There’s little doubt that multi-stakeholderism is crucial to elements of the business and human rights movement, but is this type of collaboration always the best strategy? Or, more to the point, is it even realistic? A look at the behavior of the major stakeholders in the coal industry is illustrative and sobering.
This category is about corporate social responsibility (CSR), a form of corporate self-regulation integrated into a business model. The goal of CSR is to embrace responsibility for the company’s actions and encourage a positive impact through its activities on the environment, consumers, employees, communities, stakeholders and all other members of the public sphere.
McDonald’s has received its fair share of criticism across numerous fronts. This year’s Sustainable Supply awards indicates the fast-food giant is committed to enhancing the overall sustainability of its business, including that of its far-flung network of suppliers.
Teamsters Local 804 announced on its website last week that UPS agreed to abandon plans to pink slip drivers who had walked off the job to protest the firing of an employee, Jairo Reyes — although the company asserts that the walkout violated the drivers’ contract.
The new norm of zero-deforestation implies we are entering a new phase, transitioning into a modern approach to global forest management and conservation to match recent commitments from industry leaders. So, what does the 21st century model look like?
Join TriplePundit and CSRWire for a live Twitter Chat about sustainability and technology with SAP, BSR, and CDP at #SustyBiz on April 11, 2014 at 8am PT/11am ET.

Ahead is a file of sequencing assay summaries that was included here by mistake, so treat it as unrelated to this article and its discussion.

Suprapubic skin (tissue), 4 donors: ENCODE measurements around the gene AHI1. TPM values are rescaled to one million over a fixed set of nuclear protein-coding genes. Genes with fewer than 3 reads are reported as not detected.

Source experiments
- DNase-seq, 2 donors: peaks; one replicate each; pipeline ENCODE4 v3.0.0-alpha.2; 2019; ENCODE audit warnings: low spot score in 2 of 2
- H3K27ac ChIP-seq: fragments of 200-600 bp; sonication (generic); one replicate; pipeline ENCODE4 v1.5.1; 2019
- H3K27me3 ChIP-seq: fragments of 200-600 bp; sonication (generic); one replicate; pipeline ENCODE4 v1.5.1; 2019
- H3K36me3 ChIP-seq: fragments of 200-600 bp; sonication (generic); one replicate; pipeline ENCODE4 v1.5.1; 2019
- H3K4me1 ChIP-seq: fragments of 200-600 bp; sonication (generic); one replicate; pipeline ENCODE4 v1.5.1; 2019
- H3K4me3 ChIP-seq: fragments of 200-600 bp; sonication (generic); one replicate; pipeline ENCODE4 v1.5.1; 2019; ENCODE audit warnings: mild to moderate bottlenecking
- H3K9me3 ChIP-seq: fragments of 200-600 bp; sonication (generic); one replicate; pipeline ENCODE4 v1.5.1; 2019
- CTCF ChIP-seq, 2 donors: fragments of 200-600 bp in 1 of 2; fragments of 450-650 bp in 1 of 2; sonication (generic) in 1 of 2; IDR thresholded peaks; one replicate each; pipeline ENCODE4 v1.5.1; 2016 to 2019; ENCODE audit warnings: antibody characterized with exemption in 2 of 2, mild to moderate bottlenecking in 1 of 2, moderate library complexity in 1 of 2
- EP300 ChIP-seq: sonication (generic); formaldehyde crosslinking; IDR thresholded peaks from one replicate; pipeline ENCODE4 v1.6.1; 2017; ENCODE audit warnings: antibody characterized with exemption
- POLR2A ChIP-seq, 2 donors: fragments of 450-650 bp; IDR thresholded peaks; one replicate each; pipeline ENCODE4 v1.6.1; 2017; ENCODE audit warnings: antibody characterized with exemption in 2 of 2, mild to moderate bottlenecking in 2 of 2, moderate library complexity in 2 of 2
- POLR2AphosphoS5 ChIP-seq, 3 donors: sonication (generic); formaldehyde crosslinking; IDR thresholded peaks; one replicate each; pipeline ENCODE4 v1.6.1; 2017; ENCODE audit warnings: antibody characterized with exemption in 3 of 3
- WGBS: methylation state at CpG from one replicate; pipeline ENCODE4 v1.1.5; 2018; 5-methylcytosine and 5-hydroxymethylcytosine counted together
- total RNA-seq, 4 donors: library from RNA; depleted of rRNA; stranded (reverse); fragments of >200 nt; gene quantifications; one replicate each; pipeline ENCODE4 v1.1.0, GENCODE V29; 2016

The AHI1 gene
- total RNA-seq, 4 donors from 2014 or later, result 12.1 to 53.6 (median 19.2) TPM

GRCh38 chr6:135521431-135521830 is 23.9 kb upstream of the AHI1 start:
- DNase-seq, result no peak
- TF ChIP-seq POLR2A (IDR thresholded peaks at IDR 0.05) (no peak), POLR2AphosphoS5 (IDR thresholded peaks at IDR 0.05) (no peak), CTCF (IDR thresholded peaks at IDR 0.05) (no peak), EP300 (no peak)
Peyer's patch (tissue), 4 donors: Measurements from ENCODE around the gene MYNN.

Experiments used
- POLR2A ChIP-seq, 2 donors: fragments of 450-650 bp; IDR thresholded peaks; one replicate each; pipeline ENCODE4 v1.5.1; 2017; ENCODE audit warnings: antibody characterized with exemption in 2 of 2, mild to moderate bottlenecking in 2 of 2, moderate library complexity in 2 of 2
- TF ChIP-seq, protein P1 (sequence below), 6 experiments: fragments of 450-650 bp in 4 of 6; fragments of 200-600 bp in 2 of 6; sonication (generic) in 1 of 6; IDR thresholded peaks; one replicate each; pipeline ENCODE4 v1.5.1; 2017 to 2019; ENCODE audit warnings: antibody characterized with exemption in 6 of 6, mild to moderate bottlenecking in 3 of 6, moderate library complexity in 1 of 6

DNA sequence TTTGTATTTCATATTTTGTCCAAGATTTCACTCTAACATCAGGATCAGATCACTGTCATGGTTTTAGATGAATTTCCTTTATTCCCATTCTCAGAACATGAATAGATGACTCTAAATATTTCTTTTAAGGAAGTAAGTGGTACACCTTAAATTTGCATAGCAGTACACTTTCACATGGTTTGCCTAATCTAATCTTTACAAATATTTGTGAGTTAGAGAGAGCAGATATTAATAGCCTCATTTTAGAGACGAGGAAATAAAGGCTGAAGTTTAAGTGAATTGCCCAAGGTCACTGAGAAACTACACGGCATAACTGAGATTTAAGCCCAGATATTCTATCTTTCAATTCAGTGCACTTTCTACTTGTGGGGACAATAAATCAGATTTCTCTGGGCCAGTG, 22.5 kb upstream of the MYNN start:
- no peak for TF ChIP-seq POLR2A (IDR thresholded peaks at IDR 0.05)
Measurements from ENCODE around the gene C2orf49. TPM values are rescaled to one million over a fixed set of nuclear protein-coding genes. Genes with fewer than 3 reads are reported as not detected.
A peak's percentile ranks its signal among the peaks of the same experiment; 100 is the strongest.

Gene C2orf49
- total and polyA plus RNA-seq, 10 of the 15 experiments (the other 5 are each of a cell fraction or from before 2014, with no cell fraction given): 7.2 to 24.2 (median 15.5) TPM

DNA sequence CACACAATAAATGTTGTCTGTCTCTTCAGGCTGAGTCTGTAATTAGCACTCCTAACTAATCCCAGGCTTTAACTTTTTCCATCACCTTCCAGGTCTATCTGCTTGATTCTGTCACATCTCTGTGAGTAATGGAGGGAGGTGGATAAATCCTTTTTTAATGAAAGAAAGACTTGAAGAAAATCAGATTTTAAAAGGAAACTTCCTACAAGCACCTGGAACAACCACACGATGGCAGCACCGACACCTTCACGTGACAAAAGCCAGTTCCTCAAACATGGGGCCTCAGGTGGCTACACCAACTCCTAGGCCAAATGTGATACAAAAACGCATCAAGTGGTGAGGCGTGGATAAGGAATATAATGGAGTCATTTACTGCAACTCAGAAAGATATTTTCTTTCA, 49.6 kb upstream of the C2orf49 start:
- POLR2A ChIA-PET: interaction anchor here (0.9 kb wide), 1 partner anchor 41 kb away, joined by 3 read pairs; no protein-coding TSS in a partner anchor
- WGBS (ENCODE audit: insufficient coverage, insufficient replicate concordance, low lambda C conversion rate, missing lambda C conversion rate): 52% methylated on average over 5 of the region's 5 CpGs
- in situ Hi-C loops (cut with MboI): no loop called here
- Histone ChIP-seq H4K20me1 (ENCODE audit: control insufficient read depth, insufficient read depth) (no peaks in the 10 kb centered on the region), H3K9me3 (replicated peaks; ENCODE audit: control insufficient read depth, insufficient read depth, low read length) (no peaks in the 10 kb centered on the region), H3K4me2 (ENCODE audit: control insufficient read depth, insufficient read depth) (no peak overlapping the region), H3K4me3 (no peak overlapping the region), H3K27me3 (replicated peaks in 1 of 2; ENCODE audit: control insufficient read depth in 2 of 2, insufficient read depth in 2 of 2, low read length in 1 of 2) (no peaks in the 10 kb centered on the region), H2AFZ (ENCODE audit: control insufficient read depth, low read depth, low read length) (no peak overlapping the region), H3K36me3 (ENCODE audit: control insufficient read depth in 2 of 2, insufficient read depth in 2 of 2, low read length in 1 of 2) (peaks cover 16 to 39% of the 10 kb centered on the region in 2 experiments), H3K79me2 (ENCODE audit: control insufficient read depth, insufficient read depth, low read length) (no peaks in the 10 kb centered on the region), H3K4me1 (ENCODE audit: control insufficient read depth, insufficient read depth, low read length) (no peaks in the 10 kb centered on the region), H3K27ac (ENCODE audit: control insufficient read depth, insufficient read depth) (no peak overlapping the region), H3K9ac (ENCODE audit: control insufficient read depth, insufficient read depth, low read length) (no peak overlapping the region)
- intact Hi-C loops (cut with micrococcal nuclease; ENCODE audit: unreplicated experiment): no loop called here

Along with the demand for more green goods and services comes a shift in consumer awareness that will extend to every industry. Business strategist Jeffrey Hollender calls this Radical Transparency and explains how it can be used as a powerful tool to transform ordinary businesses into responsible and profitable entities.
SPECIAL SERIES: Sustainably Attired
Seeing how the local movement is so closely associated with sustainability, at least when it comes to food, does that same closer-is-better reasoning hold when it comes to other products, such as clothing?
SPECIAL SERIES: Sustainable Seafood
The deep, underlying problems in the seafood supply chain can’t be fixed simply by the decision of a few consumers to “eat local.” We need to rebuild the systems and behaviors of the global interconnected brokers, corporations and governments that touch your food before it hits your plate. Pulling that off will require better data.
UPS began firing 250 Teamster drivers in Queens, N.Y. last week after they dared to stage a 90-minute protest of the firing of long-time employee and union activist Jairo Reeves.
By promising to clean up its products and remove chemicals of concern across all of its baby products by 2015, Johnson & Johnson demonstrated leadership that expertly reinforced commitment to its core values.
I had a chance to sit down with Peter and talk about SAP’s recently released integrated report, the process for putting it together and how it has benefitted the company. We also talked about some of the company’s recent accomplishments in committing to 100% renewable energy and a new foray into free online sustainable business education.
Alaska Air Group, which operates Alaska Airlines and Horizon Air, has reduced greenhouse gases by 30.4 percent per revenue mile since the 2004 baseline year.
We can all rattle off a few small, niche companies that manufacture on this side of the pond (and everyone knows those Chryslers are “Imported from Detroit”), but do any other big names manufacture in the U.S. anymore? Surprisingly, yes.
TriplePundit chats with Brandon Tidwell, manager of sustainability for Darden Restaurants, about the company’s 2013 Citizenship Update and where it’s headed when it comes to sustainability.